“Blood & Truth’ is a polished, cinematic VR experience that will make you feel like an action hero.”
Virtual reality has crystalized video games’ long-held, immersive promise to make you feel like an action star. As developers have begun to work out the basic mechanics of what works and doesn’t work in VR, we’re starting to see the first wave of this sort of cinematic fantasy. Just the other week at a Sony showcase event, we went full 007 in Blood and Truth, a new PlayStation VR-exclusive shooter from Sony’s London Studio, shooting our way through a casino full of thugs to track down a mob boss. It’s nothing we haven’t done in games before, but never so directly.
Blood & Truth is the successor to The London Heist, a fan-favorite morsel of cinematic VR action gameplay from Sony’s PlayStation Worlds for PSVR. In that short, action-packed minigame, the player (in first-person VR, using the Move controllers for their hands) steals a diamond from a fancy manor, which leads to a shootout and dramatic escape. It was just a passing experience — no more than thirty or forty minutes from start to finish — but it offered one of the most tantalizing visions of cinematic, immersive virtual reality experiences available at the launch of the PSVR.
Blood & Truth, announced during Paris Games Week, which comes from same team at Sony London, takes The London Heist to the next level, expanding upon and polishing the experience in every way. Good news: Playing an action hero in VR is just as thrilling as we’d hoped.
VR gunplay: still great
In Blood & Truth you play as Ryan Marks, an elite, British, special forces soldier who returns home only to find that his family has become ensnared in the dangerous London criminal underground, sending him on a risky mission to extricate them. Our demo we broke into a casino to track down a mob lieutenant, who would in turn point us toward his boss. After an initial section of scanning through security cameras to locate our quarry, most of the demo comprised an extended gunplay sequence, moving through the halls of the casino and shooting down guards en route to our target.
Your movement ranges from completely on rails, to teleporting behind discrete cover positions behind cover in combat. The most open section involved moving between cover behind slot machines and counters on the casino floor while taking down guards and planting C4 explosives at fixed points. Restricting player movement to discrete paths and positions does a lot to mitigate potential motion sickness that might arise during a chaotic firefight.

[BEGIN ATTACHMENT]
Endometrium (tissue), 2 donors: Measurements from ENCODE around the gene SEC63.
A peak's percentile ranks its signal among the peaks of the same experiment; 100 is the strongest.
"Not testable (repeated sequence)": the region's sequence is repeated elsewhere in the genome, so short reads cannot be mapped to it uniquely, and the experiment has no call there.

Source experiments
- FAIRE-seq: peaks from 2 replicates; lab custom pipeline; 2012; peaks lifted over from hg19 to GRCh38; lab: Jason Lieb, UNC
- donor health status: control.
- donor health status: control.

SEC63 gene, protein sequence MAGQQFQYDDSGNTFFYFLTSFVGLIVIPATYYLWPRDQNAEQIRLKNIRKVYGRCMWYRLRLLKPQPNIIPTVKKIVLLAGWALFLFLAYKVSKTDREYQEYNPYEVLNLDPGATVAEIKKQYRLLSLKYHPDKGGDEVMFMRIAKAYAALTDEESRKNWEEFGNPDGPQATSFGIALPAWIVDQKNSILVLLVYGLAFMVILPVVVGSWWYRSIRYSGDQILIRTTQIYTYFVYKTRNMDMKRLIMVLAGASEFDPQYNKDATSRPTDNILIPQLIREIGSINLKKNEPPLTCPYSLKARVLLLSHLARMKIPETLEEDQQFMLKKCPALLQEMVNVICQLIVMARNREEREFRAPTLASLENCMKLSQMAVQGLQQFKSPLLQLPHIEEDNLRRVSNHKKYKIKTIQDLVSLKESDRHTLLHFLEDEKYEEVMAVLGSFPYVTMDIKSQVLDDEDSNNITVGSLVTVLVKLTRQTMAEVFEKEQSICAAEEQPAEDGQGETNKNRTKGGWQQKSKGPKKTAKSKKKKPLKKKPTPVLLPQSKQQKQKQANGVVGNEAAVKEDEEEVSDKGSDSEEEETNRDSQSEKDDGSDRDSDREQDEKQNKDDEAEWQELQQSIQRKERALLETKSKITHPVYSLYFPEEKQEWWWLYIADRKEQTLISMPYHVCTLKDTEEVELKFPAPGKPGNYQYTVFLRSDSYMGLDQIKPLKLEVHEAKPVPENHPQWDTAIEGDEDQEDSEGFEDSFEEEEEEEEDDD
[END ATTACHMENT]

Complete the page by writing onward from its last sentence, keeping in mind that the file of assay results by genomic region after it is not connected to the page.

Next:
As games like Superhot and Until Dawn: Rush of Blood have demonstrated, the basic mechanics of first-person shooter gameplay translate well to VR: Aiming and pulling the trigger is so satisfyingly literal in Blood & Truth. Gone is the disconnect between dexterous thumbs dancing across a gamepad and enemies falling to headshots.
The basic mechanics of first-person shooter gameplay translated to VR with motion controls are immensely satisfying.
That sense of tangibility is enhanced even further by how you reload, grabbing a clip from your left hip and shoving it into your pistol’s handle. It’s a simple gesture made effective by how forgiving the detection and animation are. Aiming requires a fair degree of finesse, but you don’t have to worry about being taken out of the action as you curse and fumble to reload.
After tracking down your target (and shooting everyone), the paces slows down for a short, interactive narrative scene. Fighting your way past swarms of goons in an intense, on-rails run-and-gun chase, you’ve finally got your target cornered. Now you have the option to essentially play nice or mean by looking at and selecting from binary dialogue choices, hovering to either side of the panicked and cowering man. Another player we watched complete the demo just sidestepped the whole conversation by immediately shooting him in the head. It’s not clear the extent to which you will have real agency in shaping the story through moments like these, but at the very least it was a good example of the range of experiences and interactions contained within Blood & Truth.
John Wick this way comes
Developers on hand mentioned a range of classic genre films that inspired the game, from Die Hard to Snatch, but the comparison that came out first and most frequently was to John Wick. The 2011 Keanu Reeves action film reinvigorated the genre with its slick presentation and balletic gunplay, looking like people wanted video games to feel. Blood & Truth closes that circle of influence, using VR to create an immersive and meticulously constructed action experience that makes you feel like John Wick yourself.
Notably, Blood & Truth does so better than last year’s official John Wick Chronicles for VR that it lacked the kinetic action of the source material, ultimately amounting to an advertisement for the sequel. While Blood & Truth hasn’t quite matched the film’s “gun kata” mode of hyper-stylized fighting, it does demonstrate that appealing VR game design requires genuine innovation, beyond cashing in on obvious concepts. The good stuff lies in the simple, tangible pleasures like loading a clip into your pistol and aiming down the sights, and the only way to get that right is through time, iteration, and experience. The future of VR is bright, but don’t expect the holodeck immediately.
- PlayStation gets into the streaming handheld game with Project Q
- The best PS5 games for 2023
- God of War Ragnarok’s new free update is bigger than expected
- The best PSVR2 games
- PlayStation VR2 adds even more games to its launch lineup